New patent act promotes product-focused research

President Barack Obama signed a new patent act into law Sept. 16 to speed up the commercialization of university research findings, part of a broader effort to encourage cutting-edge scientific work across the nation.

In the most significant change to the U.S. patent system since 1952, the America Invents Act calls on inventors to file for patent protection much earlier in the research process, eliminating the one-year grace period of the current law. Bringing the U.S. up to par with international patent standards, the law puts extra pressure on researchers to publish findings quickly to protect intellectual property rights.

After the Senate voted overwhelmingly in support of the bill in March, the House of Representatives passed their version of the bill in June. The White House touted the new research commercialization efforts as part of a national initiative to create jobs.

The University reserves all rights to studies conducted on campus, and research at GW has commonly been prioritized toward academic purposes, rather than commercial motives.

Jim Chung, director of the Office of Entrepreneurship, declined to provide the number of patents GW holds, saying the information is confidential. A University spokesperson also declined to comment on the amount GW makes from its patents and examples of current patents.

Charanjeet Guron, the associate director of the GW’s Office of Technology Transfer, said the biggest effect of the new act for universities nationwide – as well as small businesses and individual inventors – is researchers must file a patent application before disclosing an invention to the public.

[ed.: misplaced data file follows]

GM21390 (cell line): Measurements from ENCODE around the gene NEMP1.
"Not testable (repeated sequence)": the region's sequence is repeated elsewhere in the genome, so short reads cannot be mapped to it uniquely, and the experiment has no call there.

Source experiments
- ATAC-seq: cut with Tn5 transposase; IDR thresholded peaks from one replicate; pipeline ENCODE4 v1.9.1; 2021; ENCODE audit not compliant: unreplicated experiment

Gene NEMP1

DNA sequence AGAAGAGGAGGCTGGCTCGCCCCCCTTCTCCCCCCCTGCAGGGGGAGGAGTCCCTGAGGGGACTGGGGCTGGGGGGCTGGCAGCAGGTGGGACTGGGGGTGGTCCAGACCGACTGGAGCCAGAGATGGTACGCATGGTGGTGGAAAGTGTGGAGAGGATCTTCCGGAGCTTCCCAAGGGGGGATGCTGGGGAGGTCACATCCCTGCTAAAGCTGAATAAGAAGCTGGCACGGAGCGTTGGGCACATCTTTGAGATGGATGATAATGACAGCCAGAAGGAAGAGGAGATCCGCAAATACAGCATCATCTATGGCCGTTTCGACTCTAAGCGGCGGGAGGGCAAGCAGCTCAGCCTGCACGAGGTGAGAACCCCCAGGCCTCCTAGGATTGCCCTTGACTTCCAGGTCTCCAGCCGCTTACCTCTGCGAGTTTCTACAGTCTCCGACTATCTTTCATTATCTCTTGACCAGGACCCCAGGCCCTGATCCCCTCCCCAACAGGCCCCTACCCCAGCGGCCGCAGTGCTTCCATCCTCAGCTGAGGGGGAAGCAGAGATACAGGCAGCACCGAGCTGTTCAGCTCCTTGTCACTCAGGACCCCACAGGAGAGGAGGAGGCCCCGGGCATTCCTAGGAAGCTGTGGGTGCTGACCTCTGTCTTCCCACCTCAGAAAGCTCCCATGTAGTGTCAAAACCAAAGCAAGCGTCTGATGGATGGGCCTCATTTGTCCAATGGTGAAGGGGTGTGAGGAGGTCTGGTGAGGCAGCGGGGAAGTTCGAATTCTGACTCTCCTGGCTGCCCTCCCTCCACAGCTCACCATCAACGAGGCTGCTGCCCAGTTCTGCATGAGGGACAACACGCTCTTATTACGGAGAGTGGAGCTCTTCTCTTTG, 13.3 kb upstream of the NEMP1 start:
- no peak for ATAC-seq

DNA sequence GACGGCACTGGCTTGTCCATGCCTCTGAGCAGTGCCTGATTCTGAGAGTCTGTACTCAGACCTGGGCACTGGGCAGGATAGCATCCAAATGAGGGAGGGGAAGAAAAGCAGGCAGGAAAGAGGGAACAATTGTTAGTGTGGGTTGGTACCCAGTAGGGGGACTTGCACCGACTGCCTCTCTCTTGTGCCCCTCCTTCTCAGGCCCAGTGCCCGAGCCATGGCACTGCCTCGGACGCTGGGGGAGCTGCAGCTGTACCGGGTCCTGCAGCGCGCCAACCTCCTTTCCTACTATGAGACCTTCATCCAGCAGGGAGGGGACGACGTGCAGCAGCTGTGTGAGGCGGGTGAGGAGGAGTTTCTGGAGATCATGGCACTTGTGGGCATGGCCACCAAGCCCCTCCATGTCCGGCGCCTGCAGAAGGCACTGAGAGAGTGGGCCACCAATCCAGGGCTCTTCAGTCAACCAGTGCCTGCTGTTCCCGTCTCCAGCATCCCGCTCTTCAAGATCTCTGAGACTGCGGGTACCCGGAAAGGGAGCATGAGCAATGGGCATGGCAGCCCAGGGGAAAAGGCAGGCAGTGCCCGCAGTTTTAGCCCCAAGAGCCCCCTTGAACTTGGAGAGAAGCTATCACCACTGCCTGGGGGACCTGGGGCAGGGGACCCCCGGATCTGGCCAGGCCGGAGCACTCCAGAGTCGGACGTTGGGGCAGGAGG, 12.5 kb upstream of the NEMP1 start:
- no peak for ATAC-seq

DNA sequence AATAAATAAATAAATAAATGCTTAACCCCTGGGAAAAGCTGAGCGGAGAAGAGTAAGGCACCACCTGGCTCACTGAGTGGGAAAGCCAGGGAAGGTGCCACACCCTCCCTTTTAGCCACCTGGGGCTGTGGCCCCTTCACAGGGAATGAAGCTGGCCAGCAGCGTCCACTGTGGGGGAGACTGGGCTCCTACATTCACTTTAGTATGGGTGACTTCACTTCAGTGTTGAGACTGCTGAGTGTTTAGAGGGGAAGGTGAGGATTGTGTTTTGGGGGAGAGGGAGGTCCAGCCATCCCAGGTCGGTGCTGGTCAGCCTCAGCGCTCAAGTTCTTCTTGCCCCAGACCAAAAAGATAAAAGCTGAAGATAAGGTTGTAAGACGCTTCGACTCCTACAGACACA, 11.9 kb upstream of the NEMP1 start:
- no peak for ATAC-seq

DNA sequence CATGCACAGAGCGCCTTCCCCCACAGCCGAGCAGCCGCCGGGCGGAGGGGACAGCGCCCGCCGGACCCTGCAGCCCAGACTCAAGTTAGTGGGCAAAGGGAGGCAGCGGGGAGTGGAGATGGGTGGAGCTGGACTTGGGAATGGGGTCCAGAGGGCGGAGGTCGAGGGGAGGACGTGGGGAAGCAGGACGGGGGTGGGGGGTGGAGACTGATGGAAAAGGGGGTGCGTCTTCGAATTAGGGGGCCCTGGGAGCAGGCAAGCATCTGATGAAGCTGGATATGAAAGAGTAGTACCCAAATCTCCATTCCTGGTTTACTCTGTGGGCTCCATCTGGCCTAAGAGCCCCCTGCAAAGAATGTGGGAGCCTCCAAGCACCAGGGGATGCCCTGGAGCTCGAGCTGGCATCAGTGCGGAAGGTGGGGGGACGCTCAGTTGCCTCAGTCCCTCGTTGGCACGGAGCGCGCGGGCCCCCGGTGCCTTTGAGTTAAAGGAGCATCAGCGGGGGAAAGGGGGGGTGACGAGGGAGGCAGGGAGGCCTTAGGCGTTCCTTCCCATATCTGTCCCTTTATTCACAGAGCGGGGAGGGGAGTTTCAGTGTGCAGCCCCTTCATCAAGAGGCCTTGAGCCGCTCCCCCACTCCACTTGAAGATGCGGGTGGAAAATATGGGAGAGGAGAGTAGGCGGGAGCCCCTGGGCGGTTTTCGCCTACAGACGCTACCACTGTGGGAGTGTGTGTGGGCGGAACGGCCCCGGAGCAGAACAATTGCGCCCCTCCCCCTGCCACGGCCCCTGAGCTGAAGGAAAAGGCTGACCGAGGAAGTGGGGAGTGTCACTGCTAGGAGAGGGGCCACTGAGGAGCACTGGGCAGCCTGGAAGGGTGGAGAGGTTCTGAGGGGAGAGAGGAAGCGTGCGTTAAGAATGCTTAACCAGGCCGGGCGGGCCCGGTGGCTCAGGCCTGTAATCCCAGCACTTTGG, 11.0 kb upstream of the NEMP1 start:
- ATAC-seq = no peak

“The take-home message for our researchers and others involved in intellectual exercise at GW is that patent protection cannot be an ‘afterthought’ to publication or public disclosure,” Guron said.

The Office of Technology Transfer evaluates the University’s inventions for commercial prospects, pursues patent protection for the most promising ones, markets them to potential licensees and negotiates the licenses.

Under the rules of international patent protection, the office often already files patent applications before public disclosure. The new law, however, will make the “first to file” standard a requirement, not just a preference.

While the vast majority of university research does not result in patent applications, Guron added that “applying for patent protection does not mean that GW’s research findings that are patent pending cannot be published in research journals, or made available at other universities.”

The new federal law includes a “post grant review” clause that allows other parties to challenge patents issued after Sept. 16, 2012. Though the details haven’t been finalized, the review function forces researchers to patent products with an eye toward future pushback in an effort to improve patent quality.

To accommodate with these new changes, the Office of Technology Transfer will hold an “inventor education” workshop in the coming months with patent attorneys as guests to educate researchers on the new patent law.

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